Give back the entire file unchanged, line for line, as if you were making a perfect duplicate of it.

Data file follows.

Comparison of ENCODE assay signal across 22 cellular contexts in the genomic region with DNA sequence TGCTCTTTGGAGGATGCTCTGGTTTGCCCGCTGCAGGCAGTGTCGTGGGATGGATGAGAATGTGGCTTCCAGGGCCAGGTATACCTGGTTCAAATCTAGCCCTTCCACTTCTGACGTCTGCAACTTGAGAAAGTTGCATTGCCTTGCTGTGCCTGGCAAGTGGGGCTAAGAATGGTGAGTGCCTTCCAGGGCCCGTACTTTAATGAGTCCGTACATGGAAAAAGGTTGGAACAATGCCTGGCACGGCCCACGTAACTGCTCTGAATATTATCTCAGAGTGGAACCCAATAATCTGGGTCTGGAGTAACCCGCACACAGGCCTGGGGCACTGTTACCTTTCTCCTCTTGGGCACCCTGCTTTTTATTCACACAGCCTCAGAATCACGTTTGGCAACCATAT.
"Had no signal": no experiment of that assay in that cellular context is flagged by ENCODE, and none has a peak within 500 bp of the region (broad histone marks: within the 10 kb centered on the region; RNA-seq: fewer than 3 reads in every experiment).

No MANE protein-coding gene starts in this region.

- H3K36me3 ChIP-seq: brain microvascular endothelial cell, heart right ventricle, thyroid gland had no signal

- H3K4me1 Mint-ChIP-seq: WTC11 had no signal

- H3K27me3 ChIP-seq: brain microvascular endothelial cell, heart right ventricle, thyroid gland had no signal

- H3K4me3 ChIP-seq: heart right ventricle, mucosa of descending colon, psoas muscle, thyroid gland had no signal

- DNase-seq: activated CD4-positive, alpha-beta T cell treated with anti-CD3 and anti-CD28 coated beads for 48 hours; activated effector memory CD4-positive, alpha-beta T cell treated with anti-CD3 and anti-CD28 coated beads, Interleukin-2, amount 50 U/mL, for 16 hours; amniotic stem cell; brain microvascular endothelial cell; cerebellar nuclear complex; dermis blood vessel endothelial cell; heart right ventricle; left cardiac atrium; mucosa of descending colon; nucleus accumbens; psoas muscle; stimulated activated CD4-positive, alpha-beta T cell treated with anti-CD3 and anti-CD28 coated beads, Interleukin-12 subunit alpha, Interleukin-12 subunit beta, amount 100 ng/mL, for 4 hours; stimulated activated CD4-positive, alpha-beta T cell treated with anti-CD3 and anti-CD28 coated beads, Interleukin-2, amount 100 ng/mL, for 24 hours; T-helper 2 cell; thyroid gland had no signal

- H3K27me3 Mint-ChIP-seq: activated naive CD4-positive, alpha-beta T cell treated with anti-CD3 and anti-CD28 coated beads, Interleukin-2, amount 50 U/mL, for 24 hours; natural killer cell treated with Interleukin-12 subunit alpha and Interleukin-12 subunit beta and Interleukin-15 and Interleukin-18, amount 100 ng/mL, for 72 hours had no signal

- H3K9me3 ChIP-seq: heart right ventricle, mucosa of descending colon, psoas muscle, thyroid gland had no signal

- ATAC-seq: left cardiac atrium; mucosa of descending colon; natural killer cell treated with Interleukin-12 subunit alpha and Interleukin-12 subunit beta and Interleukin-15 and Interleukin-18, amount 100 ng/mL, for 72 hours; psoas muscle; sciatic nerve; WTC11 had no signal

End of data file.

Comparison of ENCODE assay signal across 22 cellular contexts in the genomic region with DNA sequence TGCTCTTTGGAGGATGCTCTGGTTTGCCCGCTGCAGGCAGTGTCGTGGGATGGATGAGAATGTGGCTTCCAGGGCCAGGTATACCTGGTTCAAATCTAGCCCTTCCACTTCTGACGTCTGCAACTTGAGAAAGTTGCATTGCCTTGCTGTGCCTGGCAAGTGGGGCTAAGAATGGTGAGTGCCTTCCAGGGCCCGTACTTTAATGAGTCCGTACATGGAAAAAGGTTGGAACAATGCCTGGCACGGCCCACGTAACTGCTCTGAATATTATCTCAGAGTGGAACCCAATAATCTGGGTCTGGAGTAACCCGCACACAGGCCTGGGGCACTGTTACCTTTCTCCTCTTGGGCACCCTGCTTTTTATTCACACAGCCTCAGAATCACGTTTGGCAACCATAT.
"Had no signal": no experiment of that assay in that cellular context is flagged by ENCODE, and none has a peak within 500 bp of the region (broad histone marks: within the 10 kb centered on the region; RNA-seq: fewer than 3 reads in every experiment).

No MANE protein-coding gene starts in this region.

- H3K36me3 ChIP-seq: brain microvascular endothelial cell, heart right ventricle, thyroid gland had no signal

- H3K4me1 Mint-ChIP-seq: WTC11 had no signal

- H3K27me3 ChIP-seq: brain microvascular endothelial cell, heart right ventricle, thyroid gland had no signal

- H3K4me3 ChIP-seq: heart right ventricle, mucosa of descending colon, psoas muscle, thyroid gland had no signal

- DNase-seq: activated CD4-positive, alpha-beta T cell treated with anti-CD3 and anti-CD28 coated beads for 48 hours; activated effector memory CD4-positive, alpha-beta T cell treated with anti-CD3 and anti-CD28 coated beads, Interleukin-2, amount 50 U/mL, for 16 hours; amniotic stem cell; brain microvascular endothelial cell; cerebellar nuclear complex; dermis blood vessel endothelial cell; heart right ventricle; left cardiac atrium; mucosa of descending colon; nucleus accumbens; psoas muscle; stimulated activated CD4-positive, alpha-beta T cell treated with anti-CD3 and anti-CD28 coated beads, Interleukin-12 subunit alpha, Interleukin-12 subunit beta, amount 100 ng/mL, for 4 hours; stimulated activated CD4-positive, alpha-beta T cell treated with anti-CD3 and anti-CD28 coated beads, Interleukin-2, amount 100 ng/mL, for 24 hours; T-helper 2 cell; thyroid gland had no signal

- H3K27me3 Mint-ChIP-seq: activated naive CD4-positive, alpha-beta T cell treated with anti-CD3 and anti-CD28 coated beads, Interleukin-2, amount 50 U/mL, for 24 hours; natural killer cell treated with Interleukin-12 subunit alpha and Interleukin-12 subunit beta and Interleukin-15 and Interleukin-18, amount 100 ng/mL, for 72 hours had no signal

- H3K9me3 ChIP-seq: heart right ventricle, mucosa of descending colon, psoas muscle, thyroid gland had no signal

- ATAC-seq: left cardiac atrium; mucosa of descending colon; natural killer cell treated with Interleukin-12 subunit alpha and Interleukin-12 subunit beta and Interleukin-15 and Interleukin-18, amount 100 ng/mL, for 72 hours; psoas muscle; sciatic nerve; WTC11 had no signal